The Ministry of Food and Agriculture (MoFA) has reiterated that it will not renew any licence for pair trawling in the country.
It said any trawler caught doing pair trawling would be engaging in an illegality, a director of fisheries at the ministry, Mr Alfred Tetebo, told the Daily Graphic during a national consultative forum on the impact oil exploration activities would have on fisheries in the country.
He said pair trawling, initially engaged in by small canoes and vessels, later became a challenge, as bigger trawlers and vessels went into it and depleted marine resources.
He said to prevent controversy over what types of vessels could engage in pair trawling, the activity had been banned for all types of vessels.
In a speech read on his behalf at the forum organised by the Corporate Social Responsibility Movement (CSRM) and the Friedrich Ebert Stiftung (FES), the Minister of Agriculture, Mr Kwesi Ahwoi, stressed the importance of both the fisheries sector and the oil industry to the country's economy.
He conceded that oil exploration in the country would have some impact on the fisheries sector.
Apart from ecological and environmental impacts, he said there would be conflict between fishermen and the oil companies, as the light and platform of oil rigs attracted fish and consequently fishermen to the area to fish, while the oil companies would be compelled to protect their investments and ensure the safety of people.
The minister said marine traffic envisaged in the country's territorial waters could also result in marine accidents but gave the assurance that the ministry was already examining all the issues for the relevant policy initiatives to overcome the challenges.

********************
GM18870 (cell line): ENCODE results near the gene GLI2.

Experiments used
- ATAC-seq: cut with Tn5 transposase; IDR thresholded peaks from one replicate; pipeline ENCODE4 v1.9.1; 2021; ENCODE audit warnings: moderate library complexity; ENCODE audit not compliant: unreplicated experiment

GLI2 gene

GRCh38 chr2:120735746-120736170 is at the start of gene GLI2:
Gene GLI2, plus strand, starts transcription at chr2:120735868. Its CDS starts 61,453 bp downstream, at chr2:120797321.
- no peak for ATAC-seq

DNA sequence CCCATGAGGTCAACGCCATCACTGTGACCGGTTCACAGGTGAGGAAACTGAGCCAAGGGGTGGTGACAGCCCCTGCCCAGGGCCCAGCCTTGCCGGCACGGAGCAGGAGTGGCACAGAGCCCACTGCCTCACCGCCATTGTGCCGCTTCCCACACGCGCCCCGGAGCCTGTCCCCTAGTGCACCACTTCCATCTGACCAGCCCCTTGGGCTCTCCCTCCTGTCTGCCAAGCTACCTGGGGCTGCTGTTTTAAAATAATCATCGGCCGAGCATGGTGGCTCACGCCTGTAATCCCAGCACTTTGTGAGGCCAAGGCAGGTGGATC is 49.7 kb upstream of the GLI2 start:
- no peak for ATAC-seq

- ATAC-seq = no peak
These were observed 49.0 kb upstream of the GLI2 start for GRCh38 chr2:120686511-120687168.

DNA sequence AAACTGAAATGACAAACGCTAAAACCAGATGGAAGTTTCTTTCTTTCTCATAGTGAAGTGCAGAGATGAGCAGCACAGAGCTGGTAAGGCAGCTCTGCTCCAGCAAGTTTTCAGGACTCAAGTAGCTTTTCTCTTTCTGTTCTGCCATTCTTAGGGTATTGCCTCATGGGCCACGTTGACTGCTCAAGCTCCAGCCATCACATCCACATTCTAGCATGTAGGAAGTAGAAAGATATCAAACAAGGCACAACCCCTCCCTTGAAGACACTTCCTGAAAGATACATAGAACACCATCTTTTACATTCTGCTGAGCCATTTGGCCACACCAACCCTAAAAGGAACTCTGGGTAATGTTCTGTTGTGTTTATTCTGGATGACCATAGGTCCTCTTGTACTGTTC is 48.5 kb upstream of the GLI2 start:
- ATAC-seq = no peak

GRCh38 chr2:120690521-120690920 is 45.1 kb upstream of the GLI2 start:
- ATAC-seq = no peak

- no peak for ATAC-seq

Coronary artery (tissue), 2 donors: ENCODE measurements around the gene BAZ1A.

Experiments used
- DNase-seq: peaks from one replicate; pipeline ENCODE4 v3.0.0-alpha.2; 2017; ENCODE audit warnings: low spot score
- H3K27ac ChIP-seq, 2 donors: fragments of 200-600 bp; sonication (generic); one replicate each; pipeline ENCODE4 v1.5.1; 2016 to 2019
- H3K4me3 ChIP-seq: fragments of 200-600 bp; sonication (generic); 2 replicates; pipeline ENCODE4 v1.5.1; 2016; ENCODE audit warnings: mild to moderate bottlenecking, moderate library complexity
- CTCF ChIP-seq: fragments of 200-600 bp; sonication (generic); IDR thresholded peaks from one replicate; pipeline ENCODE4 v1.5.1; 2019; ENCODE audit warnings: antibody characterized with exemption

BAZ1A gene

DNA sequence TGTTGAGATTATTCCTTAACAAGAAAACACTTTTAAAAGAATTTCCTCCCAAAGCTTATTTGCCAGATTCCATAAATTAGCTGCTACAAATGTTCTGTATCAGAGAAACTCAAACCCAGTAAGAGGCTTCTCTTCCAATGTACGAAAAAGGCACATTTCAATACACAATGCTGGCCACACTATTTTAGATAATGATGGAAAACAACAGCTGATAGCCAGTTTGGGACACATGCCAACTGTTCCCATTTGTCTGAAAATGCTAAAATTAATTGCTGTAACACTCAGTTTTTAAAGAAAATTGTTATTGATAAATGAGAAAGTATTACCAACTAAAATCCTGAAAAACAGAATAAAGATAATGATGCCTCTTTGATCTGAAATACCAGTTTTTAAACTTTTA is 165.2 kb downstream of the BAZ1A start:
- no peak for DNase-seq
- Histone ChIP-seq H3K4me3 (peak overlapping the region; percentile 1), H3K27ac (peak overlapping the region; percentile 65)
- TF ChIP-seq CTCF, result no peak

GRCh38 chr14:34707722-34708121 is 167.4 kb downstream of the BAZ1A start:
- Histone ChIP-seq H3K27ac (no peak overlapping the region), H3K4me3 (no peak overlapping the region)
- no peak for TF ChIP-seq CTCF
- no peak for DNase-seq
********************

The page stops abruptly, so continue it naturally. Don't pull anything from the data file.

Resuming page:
The ministry would also sensitise fishermen and liaise with the Attorney-General's Department to deal with limitations in the Fisheries Act that did not include measures to deal with oil spillage.
A speech read by a director of Petroleum at the Ministry of Energy, Mr Maxwell Appiagyei Gyamfi, on behalf of the Minister. Dr Oteng Agyei, also reiterated the fact that oil exploration activities would have an impact on the fisheries sector.
He said the government, however, had initiated a master plan for the oil sector and the requisite regulatory framework to help mitigate the effects.
He said the petroleum laws of the country outlined further measures in explorative ventures to protect the environment and the ecology of areas within exploration sites.
Dr Agyei reminded participants that both fishermen and oil companies had an interest in the sea and that it would be to their benefit to collaborate with each other.
The Resident Director of the FES, Ms Catherine Meissner, told the participants that the meeting was important because broad consultations on issues of national interest would lead to better outcomes for all.